End User social networking

Nokia 97 twitter bot retweets negative Nokia PR

twitter screenshot from @tref showing careless retweet

Amusingly the post I wrote this morning, which basically said that people I knew were by and large moving away from Nokia to Android or Apple, was retweeted by a bot from an account called @luv_nokia_n97. I don’t know if this is an official Nokia twitter account but it certainly shows that there is a lot to consider when treading the social networking path.

Clearly the post was not checked out and brands need to either be careful how they implement such “tools” or how they police others’ use of their name on the internet.

PS I’ve left the Nokia N97 name in the post title again – I’m not averse to some free retweeting 🙂

End User internet

Bandwidth bandits – the story continues with the GoPro HD Hero

I have been raving about the Kodak zi8 but now enter the GoPro HD HERO stage left. This is a headcam that Ben, our head of NetOps, has bought this month to go snowboarding. Instead of holiday snaps he wants memories in 1080p HD on YouTube that all his mates can watch when he gets back. Black runs, off piste (on piste) etc etc etc.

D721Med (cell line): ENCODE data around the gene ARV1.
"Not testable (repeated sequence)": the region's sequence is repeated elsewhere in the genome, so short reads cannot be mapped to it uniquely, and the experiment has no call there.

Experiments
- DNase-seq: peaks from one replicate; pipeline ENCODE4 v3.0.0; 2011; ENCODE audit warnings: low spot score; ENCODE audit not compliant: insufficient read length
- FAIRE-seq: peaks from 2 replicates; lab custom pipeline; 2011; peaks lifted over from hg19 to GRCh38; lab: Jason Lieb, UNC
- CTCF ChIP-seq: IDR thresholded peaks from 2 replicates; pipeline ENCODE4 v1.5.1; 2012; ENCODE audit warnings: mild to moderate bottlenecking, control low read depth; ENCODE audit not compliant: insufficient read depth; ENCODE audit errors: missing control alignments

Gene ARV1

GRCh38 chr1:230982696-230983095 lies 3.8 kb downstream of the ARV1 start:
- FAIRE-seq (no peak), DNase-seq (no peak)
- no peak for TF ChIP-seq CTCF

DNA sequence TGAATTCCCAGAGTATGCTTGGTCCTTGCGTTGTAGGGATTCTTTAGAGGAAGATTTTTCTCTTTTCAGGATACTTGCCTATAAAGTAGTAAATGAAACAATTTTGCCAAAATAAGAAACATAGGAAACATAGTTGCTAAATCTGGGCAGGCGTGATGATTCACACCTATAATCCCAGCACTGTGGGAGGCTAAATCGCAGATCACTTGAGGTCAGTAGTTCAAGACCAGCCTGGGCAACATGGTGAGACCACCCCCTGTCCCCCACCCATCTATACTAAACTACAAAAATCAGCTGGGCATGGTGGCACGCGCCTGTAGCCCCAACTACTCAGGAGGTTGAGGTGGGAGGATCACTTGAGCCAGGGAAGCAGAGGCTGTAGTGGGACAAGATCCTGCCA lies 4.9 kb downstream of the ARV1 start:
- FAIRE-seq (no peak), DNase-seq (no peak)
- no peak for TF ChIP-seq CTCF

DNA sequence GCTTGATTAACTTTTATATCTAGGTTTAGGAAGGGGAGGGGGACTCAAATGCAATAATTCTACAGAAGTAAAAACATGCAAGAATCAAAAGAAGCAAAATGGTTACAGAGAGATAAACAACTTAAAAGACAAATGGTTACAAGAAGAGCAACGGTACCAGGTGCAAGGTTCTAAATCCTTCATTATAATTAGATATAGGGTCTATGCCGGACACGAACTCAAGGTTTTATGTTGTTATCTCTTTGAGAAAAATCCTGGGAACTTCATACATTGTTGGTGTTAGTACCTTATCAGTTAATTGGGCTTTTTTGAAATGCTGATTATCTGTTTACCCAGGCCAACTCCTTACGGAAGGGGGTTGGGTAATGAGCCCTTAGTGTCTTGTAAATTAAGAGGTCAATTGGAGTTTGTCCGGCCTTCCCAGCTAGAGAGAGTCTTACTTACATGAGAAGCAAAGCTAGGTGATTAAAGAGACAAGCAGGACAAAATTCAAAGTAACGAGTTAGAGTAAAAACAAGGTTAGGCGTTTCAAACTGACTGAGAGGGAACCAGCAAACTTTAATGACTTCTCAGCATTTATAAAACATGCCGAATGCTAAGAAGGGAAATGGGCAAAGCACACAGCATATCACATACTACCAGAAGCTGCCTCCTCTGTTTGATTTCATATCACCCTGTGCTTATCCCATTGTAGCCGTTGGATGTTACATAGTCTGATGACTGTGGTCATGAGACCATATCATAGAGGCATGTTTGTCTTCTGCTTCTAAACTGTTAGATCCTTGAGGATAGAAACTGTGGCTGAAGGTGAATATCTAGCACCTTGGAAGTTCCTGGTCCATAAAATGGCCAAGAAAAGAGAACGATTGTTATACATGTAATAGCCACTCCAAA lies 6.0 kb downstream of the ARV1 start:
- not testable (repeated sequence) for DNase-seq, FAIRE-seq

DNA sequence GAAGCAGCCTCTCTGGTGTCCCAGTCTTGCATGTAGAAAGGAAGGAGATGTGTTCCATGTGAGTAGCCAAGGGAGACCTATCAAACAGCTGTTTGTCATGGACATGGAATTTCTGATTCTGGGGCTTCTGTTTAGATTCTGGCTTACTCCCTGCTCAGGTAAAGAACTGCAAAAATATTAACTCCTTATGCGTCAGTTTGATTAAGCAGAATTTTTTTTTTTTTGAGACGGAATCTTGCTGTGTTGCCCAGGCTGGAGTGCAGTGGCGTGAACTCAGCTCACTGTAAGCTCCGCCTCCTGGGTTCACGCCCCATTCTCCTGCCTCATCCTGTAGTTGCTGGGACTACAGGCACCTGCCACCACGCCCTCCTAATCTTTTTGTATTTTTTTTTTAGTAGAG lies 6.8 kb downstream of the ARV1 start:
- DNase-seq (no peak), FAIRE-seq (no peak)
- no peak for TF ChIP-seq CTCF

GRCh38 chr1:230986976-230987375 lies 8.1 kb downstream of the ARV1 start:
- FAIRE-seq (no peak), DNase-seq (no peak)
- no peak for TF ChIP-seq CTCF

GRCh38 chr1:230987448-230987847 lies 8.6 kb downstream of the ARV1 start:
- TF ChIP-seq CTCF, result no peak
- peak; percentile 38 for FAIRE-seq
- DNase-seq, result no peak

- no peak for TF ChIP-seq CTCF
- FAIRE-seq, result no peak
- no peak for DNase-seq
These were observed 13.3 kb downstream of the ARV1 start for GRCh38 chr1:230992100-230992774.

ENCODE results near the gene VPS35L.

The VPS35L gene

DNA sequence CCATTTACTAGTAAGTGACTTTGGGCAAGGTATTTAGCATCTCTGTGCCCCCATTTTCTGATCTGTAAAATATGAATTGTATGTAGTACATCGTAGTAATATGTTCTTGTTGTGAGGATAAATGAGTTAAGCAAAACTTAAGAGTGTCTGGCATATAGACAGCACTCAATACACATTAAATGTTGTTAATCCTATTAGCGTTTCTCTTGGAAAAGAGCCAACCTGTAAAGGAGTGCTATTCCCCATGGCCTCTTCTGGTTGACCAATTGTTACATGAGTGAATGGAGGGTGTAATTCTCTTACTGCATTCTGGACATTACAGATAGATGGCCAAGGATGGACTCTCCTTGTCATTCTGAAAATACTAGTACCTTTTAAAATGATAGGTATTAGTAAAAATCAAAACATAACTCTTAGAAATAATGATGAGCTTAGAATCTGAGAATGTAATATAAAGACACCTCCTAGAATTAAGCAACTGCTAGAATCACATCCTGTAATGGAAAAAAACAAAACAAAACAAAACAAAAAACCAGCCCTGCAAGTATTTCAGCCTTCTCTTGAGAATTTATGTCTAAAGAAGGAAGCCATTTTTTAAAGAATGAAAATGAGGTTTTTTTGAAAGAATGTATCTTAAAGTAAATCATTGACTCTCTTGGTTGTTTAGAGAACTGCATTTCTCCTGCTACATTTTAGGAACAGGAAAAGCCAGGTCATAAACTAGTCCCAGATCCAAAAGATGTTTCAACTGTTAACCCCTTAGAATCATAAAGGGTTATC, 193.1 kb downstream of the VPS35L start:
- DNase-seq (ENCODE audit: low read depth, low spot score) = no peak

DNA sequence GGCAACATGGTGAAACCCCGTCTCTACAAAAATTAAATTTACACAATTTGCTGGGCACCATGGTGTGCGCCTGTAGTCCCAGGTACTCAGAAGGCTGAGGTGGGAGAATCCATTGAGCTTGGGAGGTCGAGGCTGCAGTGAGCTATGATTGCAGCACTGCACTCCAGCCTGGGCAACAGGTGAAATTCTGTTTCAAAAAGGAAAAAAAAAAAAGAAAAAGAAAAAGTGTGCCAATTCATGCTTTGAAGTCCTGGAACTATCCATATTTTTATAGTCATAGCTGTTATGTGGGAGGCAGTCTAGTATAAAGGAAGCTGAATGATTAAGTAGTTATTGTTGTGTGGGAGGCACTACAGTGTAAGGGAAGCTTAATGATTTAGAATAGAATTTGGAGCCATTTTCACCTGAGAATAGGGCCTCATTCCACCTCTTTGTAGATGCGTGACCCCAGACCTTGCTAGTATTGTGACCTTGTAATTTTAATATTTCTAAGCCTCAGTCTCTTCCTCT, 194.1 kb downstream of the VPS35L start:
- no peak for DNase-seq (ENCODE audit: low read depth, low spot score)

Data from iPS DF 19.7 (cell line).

This short 60 second video is a paltry 44MBytes. It’s a bandwidth bandit though because who knows how many fans

Business mobile connectivity

Mobile VoIP action hotting up

One of my predictions for 2009 was that mobile VoIP would finally come of age. In the last two weeks there have been significant announcements in this space.

Firstly Google announced a service called Google VoIP that is intended to be a rival to Skype. The service will also do voice to text when someone leaves a voicemail and send it to you via SMS or to your Gmai inbox.  Ther service is initially only available in the USA and then only to customers of telephony company Grand Central who Google bought some time ago and have since temporarily stopped accepting new customers.

Secondly Nokia has announced native support for Skype on its new N97 handset available later this year. The Skype service will run over either WiFi or 3G when the former is not available.

However all the mobile networks apart from Vodafone have said they will block VoIP calls over 3G. Whether they do or not it is a fact that VoIP over 3G is not a cheap option.  I did a rough calculation last year and the bandwidth costs from handsets are such that the cost would be much the same as if you were making a normal mobile voice call.

Whether the networks block the VoIP traffic or not this is another step toward mainstream mobile VoIP.  I will be looking at a similar service myself this year.